Could You—and Should You—Localize Your Podcast?
In our previous blog post, we interviewed CMI’s CEO Haitham Wahab and Director of Business Development David Kirk, for a discussion on whether or not podcasts lend themselves to localization.
This week, we asked our experts which kinds of podcasts tend to work best, and where to begin localization efforts.
As a medium, do podcasts really have the potential —and mechanics — to explode internationally the way the films have?
HW: We grew up in a video world, and we see how that’s changed—now it’s happening with podcasting. We’ve seen streaming platforms become disruptive using digital technology to change the way video entertainment has been produced and distributed, and I think we’ll be seeing a similar evolution in podcasting. There are actually companies starting to crop up billing themselves as the Netflix of podcasts. And this also applies to non-U.S. podcasts coming here. Just like the Netflix phenomenon has resulted with non-U.S. programs viewed here (and localized in English), the potential for non-U.S. podcasts making it big here is just as real. Re-voicing a few episodes for test purposes in English is easy and cost effective.
How might the business model work?
DK: That’s something we don’t know the answer to definitively yet, because there are several ways of going about it. Right now they are primarily advertising-supported. Some are starting to be subscription-supported, like the difference between network TV and Netflix, where viewers pay a fee instead of getting ads. The question is, can they create enough unique content that people are willing to pay for?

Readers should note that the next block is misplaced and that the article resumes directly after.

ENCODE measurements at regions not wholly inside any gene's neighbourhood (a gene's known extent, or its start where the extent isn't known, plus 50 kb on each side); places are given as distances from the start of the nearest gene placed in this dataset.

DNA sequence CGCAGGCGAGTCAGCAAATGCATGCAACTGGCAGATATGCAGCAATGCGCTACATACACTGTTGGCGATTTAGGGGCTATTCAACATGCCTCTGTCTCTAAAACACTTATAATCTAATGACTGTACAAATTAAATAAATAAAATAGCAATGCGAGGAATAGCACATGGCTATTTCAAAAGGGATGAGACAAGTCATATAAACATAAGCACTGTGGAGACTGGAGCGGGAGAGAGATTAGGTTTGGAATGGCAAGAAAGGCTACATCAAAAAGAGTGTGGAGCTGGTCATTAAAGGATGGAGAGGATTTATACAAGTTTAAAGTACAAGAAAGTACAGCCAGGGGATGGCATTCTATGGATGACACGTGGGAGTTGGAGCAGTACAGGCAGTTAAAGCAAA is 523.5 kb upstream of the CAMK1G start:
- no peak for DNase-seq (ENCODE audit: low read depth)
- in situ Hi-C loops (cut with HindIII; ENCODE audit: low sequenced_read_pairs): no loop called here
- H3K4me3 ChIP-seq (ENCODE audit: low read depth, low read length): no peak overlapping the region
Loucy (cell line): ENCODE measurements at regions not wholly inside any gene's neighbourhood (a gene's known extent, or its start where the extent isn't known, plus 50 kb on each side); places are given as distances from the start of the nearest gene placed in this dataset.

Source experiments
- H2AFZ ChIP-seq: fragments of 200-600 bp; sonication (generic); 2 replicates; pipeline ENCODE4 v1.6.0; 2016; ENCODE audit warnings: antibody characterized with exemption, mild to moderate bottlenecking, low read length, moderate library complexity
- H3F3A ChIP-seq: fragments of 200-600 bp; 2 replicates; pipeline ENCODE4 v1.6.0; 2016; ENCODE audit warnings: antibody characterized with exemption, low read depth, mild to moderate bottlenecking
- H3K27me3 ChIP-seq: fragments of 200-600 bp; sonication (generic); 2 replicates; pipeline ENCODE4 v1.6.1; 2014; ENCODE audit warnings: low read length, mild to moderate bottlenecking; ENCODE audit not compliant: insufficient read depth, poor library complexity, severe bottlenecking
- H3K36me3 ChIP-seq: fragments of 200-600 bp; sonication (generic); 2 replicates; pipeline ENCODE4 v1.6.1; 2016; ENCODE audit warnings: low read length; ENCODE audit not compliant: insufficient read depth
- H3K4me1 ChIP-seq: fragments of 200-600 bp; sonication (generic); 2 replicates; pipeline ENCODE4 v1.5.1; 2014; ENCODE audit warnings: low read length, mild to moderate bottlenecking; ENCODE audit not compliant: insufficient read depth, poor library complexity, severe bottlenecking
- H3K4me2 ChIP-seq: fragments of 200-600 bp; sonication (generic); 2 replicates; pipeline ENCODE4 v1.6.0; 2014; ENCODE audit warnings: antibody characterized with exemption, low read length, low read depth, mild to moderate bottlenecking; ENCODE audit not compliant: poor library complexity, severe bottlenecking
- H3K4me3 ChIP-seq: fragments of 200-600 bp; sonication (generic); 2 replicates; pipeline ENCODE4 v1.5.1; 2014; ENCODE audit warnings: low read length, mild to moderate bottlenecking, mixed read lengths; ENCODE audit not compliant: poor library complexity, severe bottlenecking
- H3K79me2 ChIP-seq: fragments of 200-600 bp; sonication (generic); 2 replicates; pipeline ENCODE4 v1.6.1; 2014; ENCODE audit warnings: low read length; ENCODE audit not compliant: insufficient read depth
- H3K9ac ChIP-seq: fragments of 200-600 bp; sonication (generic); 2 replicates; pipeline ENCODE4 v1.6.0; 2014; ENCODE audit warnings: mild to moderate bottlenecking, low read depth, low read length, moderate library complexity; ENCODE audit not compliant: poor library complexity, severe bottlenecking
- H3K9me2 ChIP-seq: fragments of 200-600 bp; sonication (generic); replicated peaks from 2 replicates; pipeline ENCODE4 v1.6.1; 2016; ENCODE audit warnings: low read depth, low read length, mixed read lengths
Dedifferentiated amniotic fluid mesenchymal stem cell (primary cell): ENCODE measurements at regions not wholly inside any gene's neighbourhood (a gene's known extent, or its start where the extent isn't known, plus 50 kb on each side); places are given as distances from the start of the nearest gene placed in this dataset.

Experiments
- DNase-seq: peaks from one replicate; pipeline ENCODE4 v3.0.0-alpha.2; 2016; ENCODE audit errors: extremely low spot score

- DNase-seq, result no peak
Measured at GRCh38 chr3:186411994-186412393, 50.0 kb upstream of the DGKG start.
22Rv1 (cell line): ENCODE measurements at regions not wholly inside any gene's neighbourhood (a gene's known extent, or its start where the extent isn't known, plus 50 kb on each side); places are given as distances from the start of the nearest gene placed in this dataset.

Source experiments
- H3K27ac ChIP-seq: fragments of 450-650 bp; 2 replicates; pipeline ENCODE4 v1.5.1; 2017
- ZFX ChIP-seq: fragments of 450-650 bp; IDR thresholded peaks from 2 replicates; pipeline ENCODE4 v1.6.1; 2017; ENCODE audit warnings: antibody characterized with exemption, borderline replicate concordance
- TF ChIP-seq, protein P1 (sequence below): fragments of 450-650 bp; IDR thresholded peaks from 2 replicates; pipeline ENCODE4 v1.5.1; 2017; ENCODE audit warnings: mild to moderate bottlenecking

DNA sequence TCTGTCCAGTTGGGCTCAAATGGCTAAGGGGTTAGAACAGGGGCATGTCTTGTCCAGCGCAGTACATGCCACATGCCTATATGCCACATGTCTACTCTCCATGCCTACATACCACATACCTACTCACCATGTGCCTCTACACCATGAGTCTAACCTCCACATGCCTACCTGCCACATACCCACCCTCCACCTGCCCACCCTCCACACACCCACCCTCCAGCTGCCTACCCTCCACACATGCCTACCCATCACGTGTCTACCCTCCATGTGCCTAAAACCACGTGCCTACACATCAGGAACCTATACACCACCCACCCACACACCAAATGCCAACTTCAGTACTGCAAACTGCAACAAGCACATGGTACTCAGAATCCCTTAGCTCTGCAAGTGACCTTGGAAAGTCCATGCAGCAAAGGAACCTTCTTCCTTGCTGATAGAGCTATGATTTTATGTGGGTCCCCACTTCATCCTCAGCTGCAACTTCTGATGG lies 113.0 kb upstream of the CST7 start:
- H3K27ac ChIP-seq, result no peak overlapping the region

HW: True. The other question is, will there be interest from global advertisers to support versions in different languages? Or will there need to be a subscriber-based model?
How should podcasters determine which languages to explore?
DK: If you really want to see if your successful U.S. podcast has legs in Germany or Japan, just put it out there. The only cost to figure that out is to localize two or three episodes, and see how it goes. Is this going to play well in France too? It’s not going to be cost prohibitive to put a few episodes in a few markets, so try it and see.
OK final question, what questions should podcast producers be asking themselves if they’re considering localizing in other markets?
HW: If I have a successful program in the U.S., in my home market, I’d start there. And I’d ask, would this have any appeal in one to two other markets? I think that’s where you have to rely on the publisher or editor to figure out if the material has the opportunity to work elsewhere. You still have to create the content so it appeals to your core audience, and don’t want to sacrifice content or story just so it plays well elsewhere. I think the author creating the program has to stay true to their key audience, then see if the show is transferable.
DK: I think the publisher has a pretty good idea where the market opportunity might be, by virtue of downloads from those countries. If you are getting a lot of downloads in those countries in English, you have a good idea that there’s potential to expand and explode in that market—and maybe others—by making the program available in the native language.
HW: Also, in an advertising driven model, Ad Agencies may well point the way by simply providing feedback from their clients wanting to address specific demographics following success in English. In multi-lingual markets, such as the U.S., localized versions of podcasts could be a natural and easy way to expand the addressable market for advertisers. It is the same socioeconomic demographic with similar buying behaviors, just more comfortable consuming content in Spanish, say.
So a handful of questions producers might ask themselves include:
- We’ve already invested in creating quality podcast content. Why not amortize this asset by expanding it into new markets?
- Could our content work using a different voice, or is it dependent on the current host or storyteller?
- Would consumers pay for our podcast, or would it need to be ad-supported? If so, are there appropriate advertisers for the content, and potential markets?
Existing data should give you a pretty good clue as to the markets that hold the most potential for downloading and listening to your podcast.